“If you have ever been into the Banghoek Valley of Stellenbosch you will understand why the valley is so mystical,” explains van Aarde. “We have some of the highest altitude vineyards in Stellenbosch, the valley is surrounded by mountains and Rondekop, the elevated hill where we grow our grapes, offers a variety of soil types aspects and slopes. The wines from Banghoek show elegance and reflect the cool climate from this mountainous area.
All of which helps to create the unique micro climate and terroir that is ideal for Chardonnay, Chenin Blanc and Cabernet Franc that can flourish on its rich red soils and decomposed granite which help bring a minerality to the wines, says Van Aarde.
“My mission is to let the terroir talk,” he says and get away from what was too much extracted fruit and barrel influence in the past.
He works with the viticultural team to document the various soils, slopes, aspects and microclimate so that together then can “create a blueprint for every vine parcel” making sure they work to earlier picking times to maximise the freshness and acidity in the grapes.
He says he has been able to bring a lot of what he learnt at Warwick Wines to Oldenburg and is very much of the less is more school when it comes to winemaking and follow minimum intervention practices as much as he can.
“We want the coolness of the area to come through in the wines,” he adds. “We want to bring elegance to the wines.”
Van Aarde says Oldenberg is ideally located to benefit from what it calls the “eight elements” which all influence the wines it can make. These are: Indian Ocean; Atlantic Ocean; mountain ranges; mountain amphitheatre; cool winds; elevation; soils; Rodenkop.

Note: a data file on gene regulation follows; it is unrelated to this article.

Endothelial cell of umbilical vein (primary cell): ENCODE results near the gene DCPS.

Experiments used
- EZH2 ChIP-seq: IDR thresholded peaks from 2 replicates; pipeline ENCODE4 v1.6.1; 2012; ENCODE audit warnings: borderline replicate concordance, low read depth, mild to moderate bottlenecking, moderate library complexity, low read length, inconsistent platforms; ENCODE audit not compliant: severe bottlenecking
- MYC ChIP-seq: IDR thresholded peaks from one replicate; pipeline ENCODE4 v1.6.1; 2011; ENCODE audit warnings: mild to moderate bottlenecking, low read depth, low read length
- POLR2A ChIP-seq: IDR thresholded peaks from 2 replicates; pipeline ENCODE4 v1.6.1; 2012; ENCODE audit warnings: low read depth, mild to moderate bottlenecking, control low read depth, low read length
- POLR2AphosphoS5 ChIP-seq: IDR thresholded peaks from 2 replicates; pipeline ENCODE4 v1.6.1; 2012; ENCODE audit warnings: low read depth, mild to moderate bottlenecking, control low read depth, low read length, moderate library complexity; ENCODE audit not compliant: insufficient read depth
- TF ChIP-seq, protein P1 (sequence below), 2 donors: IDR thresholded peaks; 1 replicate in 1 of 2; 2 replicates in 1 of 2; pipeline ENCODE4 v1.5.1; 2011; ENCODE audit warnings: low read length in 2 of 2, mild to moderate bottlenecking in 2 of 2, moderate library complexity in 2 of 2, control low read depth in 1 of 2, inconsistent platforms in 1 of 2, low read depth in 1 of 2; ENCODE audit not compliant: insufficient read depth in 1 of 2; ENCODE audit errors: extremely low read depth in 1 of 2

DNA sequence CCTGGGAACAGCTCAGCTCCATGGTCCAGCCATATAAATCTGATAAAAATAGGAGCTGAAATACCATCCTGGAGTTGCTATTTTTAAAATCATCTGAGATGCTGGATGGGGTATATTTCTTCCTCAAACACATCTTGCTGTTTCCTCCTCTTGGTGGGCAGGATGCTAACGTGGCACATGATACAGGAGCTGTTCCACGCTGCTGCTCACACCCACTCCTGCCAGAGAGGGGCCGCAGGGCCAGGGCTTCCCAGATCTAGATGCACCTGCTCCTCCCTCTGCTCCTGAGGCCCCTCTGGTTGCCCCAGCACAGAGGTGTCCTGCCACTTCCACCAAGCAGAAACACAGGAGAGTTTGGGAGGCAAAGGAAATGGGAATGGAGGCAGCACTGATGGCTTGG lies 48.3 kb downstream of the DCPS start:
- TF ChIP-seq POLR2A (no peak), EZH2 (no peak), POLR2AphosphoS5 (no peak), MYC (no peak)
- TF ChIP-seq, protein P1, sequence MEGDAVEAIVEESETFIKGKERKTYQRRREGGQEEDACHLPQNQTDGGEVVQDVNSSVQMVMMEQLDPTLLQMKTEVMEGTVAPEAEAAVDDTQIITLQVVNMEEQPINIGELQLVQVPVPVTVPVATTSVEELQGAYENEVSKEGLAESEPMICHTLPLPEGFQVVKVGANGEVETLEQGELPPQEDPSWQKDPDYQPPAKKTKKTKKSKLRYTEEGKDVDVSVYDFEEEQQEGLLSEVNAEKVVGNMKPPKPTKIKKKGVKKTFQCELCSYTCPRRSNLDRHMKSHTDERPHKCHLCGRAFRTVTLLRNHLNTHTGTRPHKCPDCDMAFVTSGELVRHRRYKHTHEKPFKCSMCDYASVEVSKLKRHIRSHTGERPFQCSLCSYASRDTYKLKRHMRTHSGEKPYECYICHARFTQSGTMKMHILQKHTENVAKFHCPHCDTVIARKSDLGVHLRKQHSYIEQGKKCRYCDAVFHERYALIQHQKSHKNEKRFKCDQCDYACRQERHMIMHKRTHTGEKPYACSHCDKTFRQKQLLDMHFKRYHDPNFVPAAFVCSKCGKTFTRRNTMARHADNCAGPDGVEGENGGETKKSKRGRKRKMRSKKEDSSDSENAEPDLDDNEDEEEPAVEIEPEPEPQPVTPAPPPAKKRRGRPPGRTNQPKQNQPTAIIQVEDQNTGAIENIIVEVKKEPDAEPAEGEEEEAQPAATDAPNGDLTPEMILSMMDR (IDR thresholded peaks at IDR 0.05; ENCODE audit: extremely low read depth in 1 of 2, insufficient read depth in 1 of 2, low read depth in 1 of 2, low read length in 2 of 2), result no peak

Although van Aarde has been with Oldenburg since 2018 it is only now that the first vintage that he worked on, 2019, is being released to the market – which also marks the first vintage to be made in Oldenburg’s new purpose built winery.
He uses whole bunches and wild yeast fermentation in his white wines and has introduced a concrete egg to help soften the edges in the Chenin Blanc in particular. The Chardonnay is placed in smaller lightly toasted barrels in order to get that “lovely fat, mid palate influence,” he says.
“Having our own winery and cellar has made such a big difference. It means we can also experiment with different formats and can blend and ferment and pick when we want. It’s a lot harder to do that and be as flexible when you are using someone else’s winery. It’s been good to have a few years to put things into place.”
A cornerstone of the Oldenburg range is its Vineyards series that it hopes is the best expression of each variety it makes. Wines that van Aarde believes “showcase the diversity of Oldenburg’s vineyards, soils and microclimate”.
Yields are deliberately kept low in order to maximise fruit concentration, and only the best possible grapes are picked and used in the wines.
Then it has its Rodenkop Series featuring three blended wines, the Rhodium (lots rhubarb and brambles and juicy acidity), the Stone Axe (more black plums and blackcurrant) and Per Se (think creme brûlée and vanilla pods and strong tannnis).